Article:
Trust & Estate Planning

Effective estate management enables you to manage your affairs during your lifetime and control the distribution of your wealth after death. An effective estate strategy can spell out your healthcare wishes and ensure that they're carried out – even if you are unable to communicate. It can even designate someone to manage your financial affairs should you be unable to do so.

Everything you have accumulated during your lifetime is considered your estate. That includes your home, bank accounts, insurance policies, and other valuables as well. Ensuring that your legacy is carried out according to your wishes after you pass requires a well-planned strategy.

To speak to someone about estate planning, schedule a consultation with an Wealth Management at Hudson Valley Credit Union Consultant at your local branch or contact us at 845.463.3366.

When and How to Start Estate Planning

It’s important to have an estate planning strategy in place as soon as you have acquired assets or are legally responsible for minor children. Your specific plan may begin with a simple will and develop into a full-fledged strategy that includes joint accounts, beneficiaries, guardians, asset preservation, and income tax management.

We have a referral list of qualified tax accountants and attorneys in the area to help you in developing your estate plan. These affiliates have gone through an extensive qualifying process to ensure the highest level of quality service. Ask us about our referral list to learn more.

A Carefully Structured Estate Plan

  • Provides for orderly transfer of your property.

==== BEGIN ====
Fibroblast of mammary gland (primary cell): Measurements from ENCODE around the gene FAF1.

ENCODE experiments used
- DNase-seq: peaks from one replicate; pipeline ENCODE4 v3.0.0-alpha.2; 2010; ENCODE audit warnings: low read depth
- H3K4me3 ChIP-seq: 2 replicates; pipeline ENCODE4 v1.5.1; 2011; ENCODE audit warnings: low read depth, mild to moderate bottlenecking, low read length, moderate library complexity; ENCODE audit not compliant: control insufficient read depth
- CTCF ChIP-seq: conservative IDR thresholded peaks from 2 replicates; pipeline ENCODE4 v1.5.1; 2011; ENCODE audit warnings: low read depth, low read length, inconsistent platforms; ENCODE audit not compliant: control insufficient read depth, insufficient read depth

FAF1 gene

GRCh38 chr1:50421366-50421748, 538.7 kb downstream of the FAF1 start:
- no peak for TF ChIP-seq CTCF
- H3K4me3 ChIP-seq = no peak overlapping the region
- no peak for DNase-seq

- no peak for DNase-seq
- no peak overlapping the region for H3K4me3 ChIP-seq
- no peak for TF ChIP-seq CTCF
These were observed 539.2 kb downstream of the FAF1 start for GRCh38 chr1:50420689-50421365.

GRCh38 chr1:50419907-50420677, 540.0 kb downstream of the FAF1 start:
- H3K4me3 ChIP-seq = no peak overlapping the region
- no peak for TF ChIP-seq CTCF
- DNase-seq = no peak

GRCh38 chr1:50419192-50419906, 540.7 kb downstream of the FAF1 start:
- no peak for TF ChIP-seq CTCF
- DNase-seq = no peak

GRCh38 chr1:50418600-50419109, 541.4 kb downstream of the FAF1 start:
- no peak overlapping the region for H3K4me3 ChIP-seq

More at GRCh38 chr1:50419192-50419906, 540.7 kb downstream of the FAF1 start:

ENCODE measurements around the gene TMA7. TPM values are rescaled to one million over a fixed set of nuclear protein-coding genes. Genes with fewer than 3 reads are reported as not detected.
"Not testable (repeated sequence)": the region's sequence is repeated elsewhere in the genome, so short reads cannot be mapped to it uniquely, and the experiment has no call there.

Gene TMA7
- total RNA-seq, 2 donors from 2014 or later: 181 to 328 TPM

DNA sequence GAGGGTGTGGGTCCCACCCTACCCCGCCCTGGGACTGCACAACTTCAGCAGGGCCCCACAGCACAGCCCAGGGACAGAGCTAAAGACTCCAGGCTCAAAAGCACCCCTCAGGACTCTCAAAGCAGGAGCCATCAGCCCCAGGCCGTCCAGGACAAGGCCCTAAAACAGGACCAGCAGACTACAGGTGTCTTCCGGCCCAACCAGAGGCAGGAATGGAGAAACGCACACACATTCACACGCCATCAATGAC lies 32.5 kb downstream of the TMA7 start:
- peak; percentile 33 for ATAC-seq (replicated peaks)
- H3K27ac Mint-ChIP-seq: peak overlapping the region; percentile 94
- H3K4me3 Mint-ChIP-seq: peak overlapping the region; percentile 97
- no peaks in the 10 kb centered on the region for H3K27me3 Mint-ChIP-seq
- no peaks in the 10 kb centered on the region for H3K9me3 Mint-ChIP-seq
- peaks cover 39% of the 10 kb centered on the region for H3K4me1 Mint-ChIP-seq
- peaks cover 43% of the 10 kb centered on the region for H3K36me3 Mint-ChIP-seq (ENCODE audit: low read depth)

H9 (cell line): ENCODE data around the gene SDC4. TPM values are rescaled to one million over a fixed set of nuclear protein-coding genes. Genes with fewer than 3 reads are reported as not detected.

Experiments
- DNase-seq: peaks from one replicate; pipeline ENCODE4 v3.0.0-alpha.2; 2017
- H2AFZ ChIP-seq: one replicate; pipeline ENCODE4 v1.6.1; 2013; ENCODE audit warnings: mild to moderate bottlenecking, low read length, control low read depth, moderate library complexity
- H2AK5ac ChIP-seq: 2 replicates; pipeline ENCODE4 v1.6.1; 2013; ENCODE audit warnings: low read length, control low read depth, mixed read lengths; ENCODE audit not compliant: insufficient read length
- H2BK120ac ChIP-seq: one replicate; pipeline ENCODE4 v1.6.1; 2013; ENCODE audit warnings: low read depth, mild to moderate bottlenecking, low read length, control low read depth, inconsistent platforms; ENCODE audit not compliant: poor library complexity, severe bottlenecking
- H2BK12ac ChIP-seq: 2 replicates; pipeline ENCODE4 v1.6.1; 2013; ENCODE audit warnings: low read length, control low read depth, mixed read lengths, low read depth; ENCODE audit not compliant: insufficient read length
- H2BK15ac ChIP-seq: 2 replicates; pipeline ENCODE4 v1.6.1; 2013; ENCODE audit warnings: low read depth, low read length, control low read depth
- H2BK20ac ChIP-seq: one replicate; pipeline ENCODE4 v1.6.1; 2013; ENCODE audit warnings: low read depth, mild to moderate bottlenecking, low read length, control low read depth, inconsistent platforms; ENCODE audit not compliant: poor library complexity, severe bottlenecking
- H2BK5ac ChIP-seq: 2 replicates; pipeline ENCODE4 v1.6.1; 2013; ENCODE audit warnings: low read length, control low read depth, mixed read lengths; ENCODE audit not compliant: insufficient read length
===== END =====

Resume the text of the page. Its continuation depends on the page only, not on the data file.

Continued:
• Provides for effective financial management

Estate Planning Tools

There are a variety of tools to evaluate when planning your estate. Click a link below to see a brief overview of each tool.

Information Needed to Plan Your Estate

To aid in planning your estate, it’s helpful to have as much of the following information on hand as possible.

  • Names, addresses, and birth dates of your spouse, children, and other relatives whom you might want to include in your will. List any disabilities or other special needs they may have.
  • Names, addresses, and phone numbers of possible guardians (if you have young children) and executors or trustees.
  • Amount and sources of your income, including interest, dividends, and other household income, such as your spouse's salary or income your children bring home, if they live with you.
  • Amounts and sources of all your debts, including mortgages, installment loans, leases, and business debts.
  • Amounts and sources of any retirement benefits, including IRAs, pensions, Keogh accounts, government benefits, and profit sharing plans.
  • Amounts, sources, and account numbers of other financial assets, including bank accounts, annuities, outstanding loans, etc.
  • Life insurance policies, including face amount, cash value, owner, insured, beneficiary, and loans against the policy.
  • Approximate values of valuable property you own, including real estate, jewelry, furniture, jointly owned property (name the co-owner), collections, heirlooms, and other assets. Cross-reference your list of items with the names of the people you might want to leave each item to.
  • Documents that might affect your estate plan, including prenuptial agreements, marriage certificates, divorce decrees, recent tax returns, existing wills and trusts, property deeds, and so on.

Don’t wait. Now is the perfect time to take the first steps in securing your wealth for your future, and for generations to come. Schedule a consultation or call us today at 845.463.3011.


Wealth Management at Hudson Valley Credit Union and LPL Financial do not provide tax or legal advice or services. Please consult your tax or legal advisor regarding your specific situation.

<p>A Brief History of Estate Taxes</p>

A Brief History of Estate Taxes

Federal estate taxes have long since been a lucrative source of funding for the federal government.
<p>Four Steps to Valuing an Estate</p>

Four Steps to Valuing an Estate

Determining the value of your estate, or for someone who has passed away, can be a complex undertaking.
<p>Four Steps to Valuing an Estate</p>

Four Steps to Valuing an Estate

Determining the value of your estate, or for someone who has passed away, can be a complex undertaking.